Of Rats and Jen

Tales of a Perpetual
Work In Progress

No Socks For You

Filed under: Crafting Miscellany,Knitting,Stitchery,Television — folkcat at 1:47 pm on Monday, June 11, 2007

Did I finish the socks I was working on? The ones I promised a modeled photo of today?

That would be a “no.”

Gryphon and I got going great guns on errands and things this weekend. And while it means we got a lot done, it also means I didn’t really turn my thoughts to knitting when I got home.

I did, however, start working on another project that’s been calling me since I finished the last embroidered rock.

SIP: Dinosaur

He looks impressively large in this picture, with nothing to give you a proper scale. In fact, it’s about 8 inches from the tip of the tail to the front of the piece, and it stands about 5 inches tall. Not too bad, though it will be the largest piece I’ve done yet.

The thread in this case is DMC floss, color #69. When I work with floss at this scale, I use all six strands without separating them. The technique is the same, basic blanket stitch embroidery that I discussed in my How To Embroider a Rock post.

SIP: Dino Detail, First Band

In this close up of the side, you can see that the first part I stitched, on the left, the color bands go completely around the body. It was only after getting to the second light colored band that I realized I could work short rows and keep the shades in the areas I want. As you can see to the right, the second dark band doesn’t completely circle the body – it sits as a stripe on top, with lighter color thread at the belly.

It’s going to be fascinating to watch this build. Unlike the rocks, I want to have more control over the placement and direction of the color patches, so I’ll be watching the shape of the body carefully and making decisions about stitch direction based on what I see happening as I go.

Once again, I found myself completely sucked in while I worked on this piece. I stitched during the Tony Awards broadcast, and was able to pay some attention to the show. Don’t worry, I caught all the important bits. It was just as well I was stitching along, though, because the Awards captured my interest less than usual this time. All the big buzz – and most of the awards – went to shows that I’ve not been seeing hype about over the course of the year. As a Broadway fan who doesn’t get to be right in Manhattan seeing what the theaters are up to, if a show doesn’t make much splash on the general news, I know nothing about it. It’s hard to get excited about shows you have no connection to, even if that connection only comes from news stories.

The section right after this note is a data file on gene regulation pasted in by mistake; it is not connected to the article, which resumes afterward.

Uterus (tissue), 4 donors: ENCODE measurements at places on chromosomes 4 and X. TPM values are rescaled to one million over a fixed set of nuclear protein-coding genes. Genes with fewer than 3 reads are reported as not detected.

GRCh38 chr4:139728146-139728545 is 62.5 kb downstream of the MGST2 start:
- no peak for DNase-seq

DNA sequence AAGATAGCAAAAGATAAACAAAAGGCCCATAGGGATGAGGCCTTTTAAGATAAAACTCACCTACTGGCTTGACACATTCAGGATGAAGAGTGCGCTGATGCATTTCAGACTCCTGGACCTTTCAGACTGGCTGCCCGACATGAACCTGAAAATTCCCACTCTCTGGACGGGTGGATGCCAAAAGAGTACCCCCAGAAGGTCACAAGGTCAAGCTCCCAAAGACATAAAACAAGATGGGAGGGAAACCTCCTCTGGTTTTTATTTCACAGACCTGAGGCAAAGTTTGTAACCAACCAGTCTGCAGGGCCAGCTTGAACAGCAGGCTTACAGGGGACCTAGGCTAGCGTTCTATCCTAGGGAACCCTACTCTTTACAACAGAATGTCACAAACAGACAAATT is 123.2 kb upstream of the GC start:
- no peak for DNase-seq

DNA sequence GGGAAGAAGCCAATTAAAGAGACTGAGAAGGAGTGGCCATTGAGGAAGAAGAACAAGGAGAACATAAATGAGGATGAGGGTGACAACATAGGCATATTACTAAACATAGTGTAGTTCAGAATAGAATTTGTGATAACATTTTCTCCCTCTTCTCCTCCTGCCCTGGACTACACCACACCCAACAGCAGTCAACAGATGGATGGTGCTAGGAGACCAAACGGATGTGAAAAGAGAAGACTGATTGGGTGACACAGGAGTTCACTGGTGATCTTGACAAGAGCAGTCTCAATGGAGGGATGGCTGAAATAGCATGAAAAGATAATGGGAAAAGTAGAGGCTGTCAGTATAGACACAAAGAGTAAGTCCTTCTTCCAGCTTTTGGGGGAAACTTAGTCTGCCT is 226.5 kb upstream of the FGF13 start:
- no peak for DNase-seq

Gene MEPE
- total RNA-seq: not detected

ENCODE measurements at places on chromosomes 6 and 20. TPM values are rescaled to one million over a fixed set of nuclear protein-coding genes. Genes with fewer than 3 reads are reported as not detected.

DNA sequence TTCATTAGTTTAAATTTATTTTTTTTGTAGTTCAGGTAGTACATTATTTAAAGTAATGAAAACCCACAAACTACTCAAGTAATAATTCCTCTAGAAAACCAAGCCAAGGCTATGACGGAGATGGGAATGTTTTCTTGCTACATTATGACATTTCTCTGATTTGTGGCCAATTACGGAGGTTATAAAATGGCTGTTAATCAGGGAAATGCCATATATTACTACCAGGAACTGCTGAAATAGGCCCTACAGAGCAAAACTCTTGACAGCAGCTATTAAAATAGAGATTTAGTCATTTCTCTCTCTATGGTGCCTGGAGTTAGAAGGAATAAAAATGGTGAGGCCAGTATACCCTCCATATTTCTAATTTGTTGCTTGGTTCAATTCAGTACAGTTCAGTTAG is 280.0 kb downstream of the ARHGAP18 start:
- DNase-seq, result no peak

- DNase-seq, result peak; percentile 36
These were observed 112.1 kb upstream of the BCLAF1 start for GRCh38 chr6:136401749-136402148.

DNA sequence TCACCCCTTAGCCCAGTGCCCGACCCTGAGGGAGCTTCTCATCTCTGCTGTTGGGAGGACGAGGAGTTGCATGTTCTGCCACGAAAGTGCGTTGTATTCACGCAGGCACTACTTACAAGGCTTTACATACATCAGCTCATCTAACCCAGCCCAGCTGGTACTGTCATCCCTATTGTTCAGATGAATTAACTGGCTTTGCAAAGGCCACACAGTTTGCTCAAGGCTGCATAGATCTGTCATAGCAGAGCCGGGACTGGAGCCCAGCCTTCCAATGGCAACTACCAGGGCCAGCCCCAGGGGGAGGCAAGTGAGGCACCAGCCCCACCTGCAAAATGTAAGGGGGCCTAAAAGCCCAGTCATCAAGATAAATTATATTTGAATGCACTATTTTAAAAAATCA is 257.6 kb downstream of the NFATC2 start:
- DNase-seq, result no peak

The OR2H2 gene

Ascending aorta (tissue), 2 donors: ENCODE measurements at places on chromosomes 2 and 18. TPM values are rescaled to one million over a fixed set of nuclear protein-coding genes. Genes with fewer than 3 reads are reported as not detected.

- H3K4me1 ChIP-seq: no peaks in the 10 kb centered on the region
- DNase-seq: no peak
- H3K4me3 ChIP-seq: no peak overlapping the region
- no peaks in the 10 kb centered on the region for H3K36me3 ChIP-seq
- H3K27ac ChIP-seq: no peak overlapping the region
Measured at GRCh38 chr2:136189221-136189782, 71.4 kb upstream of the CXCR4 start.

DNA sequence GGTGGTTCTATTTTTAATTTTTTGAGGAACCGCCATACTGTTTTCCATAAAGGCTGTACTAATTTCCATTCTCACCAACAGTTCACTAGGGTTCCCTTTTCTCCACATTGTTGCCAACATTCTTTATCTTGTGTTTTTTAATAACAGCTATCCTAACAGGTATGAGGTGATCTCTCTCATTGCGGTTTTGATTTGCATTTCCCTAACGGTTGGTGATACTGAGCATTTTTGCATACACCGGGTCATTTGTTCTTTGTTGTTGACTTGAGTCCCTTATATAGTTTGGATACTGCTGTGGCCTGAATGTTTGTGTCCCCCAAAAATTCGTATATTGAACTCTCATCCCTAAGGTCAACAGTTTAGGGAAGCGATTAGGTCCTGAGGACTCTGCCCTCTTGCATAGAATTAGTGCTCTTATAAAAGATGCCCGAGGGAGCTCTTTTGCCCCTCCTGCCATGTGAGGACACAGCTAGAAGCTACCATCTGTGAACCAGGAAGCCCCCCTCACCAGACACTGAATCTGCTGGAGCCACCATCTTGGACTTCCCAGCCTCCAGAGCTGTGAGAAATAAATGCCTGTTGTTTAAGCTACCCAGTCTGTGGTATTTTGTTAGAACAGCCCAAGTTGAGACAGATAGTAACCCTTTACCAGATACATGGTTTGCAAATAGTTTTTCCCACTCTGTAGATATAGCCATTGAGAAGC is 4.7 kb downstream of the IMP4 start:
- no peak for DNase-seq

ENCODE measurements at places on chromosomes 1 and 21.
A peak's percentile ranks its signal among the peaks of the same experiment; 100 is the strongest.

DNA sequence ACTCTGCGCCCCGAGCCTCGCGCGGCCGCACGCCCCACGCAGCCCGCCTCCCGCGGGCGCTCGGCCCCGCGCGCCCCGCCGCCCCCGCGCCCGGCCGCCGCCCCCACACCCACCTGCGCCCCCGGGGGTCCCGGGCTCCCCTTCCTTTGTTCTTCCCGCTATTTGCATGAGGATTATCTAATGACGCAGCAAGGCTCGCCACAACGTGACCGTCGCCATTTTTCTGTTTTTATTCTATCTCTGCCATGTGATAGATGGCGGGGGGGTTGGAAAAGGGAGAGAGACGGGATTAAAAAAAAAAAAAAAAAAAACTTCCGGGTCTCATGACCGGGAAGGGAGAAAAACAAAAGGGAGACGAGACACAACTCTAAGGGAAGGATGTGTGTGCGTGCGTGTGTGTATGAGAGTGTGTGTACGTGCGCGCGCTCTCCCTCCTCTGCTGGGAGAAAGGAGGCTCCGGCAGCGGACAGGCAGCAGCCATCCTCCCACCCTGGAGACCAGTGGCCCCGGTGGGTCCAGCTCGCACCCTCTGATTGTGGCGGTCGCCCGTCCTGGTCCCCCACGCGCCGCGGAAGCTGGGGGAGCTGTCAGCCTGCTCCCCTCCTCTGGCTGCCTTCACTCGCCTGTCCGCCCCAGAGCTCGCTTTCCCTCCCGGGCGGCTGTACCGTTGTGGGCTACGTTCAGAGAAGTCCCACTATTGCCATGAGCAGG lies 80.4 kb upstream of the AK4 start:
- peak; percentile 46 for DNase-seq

Our household errands weren’t purely utilitarian. One of the items I came home with was this little girl:

Sunnie Doll

The box names her “Sunnie,” but I don’t think that’s going to stick. She’s an “Our Generation” doll, made by the Battat Co. and sold at Target. Our Generation dolls are meant to be an inexpensive alternative to the 18″ American Girl Dolls.

Sunnie is the same size as the 18″ standard girl dolls, and will wear the same outfits. No, she’s not a gift for some little girl I know. Unless you count me as a little girl. I’ve just been wanting a doll to create outfits for, and finally spotted these at Target the other day.

There’s a distinct quality difference compared to a more expensive collectible doll, but for the price I paid ($19.99), she’s not bad at all. And anything I make for her will still be usable if I find a chance to get one of the better quality options in the future.

My brief foray onto the web to find knitting patterns for her has been disappointing, however. Everything seems to be knit with worsted weight yarn, and looks ultra chunky and lacking in style. The scale of worsted is just all wrong here – imagine if you knitted a cardigan for yourself holding a couple strands of bulky weight together? That’s the effect I’m seeing out there so far.

I’ll keep looking – I may just need to dig deeper to find the patterns that are meant to make nice, elegant outfits, instead of quick knits for grandma to knit that will wear hard for a child at play. Eventually, I may even create some of my own patterns. Who knows?

1 Comment »

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Comment by Erin

July 20, 2010 @ 7:34 pm

How did you keep Sunnie in perfect condition? I have a Sunnie and she’s so impossible! But mostly I have American Girl and I feel like all of those dolls are supermodels so I try to keep them looking their best um please reply!

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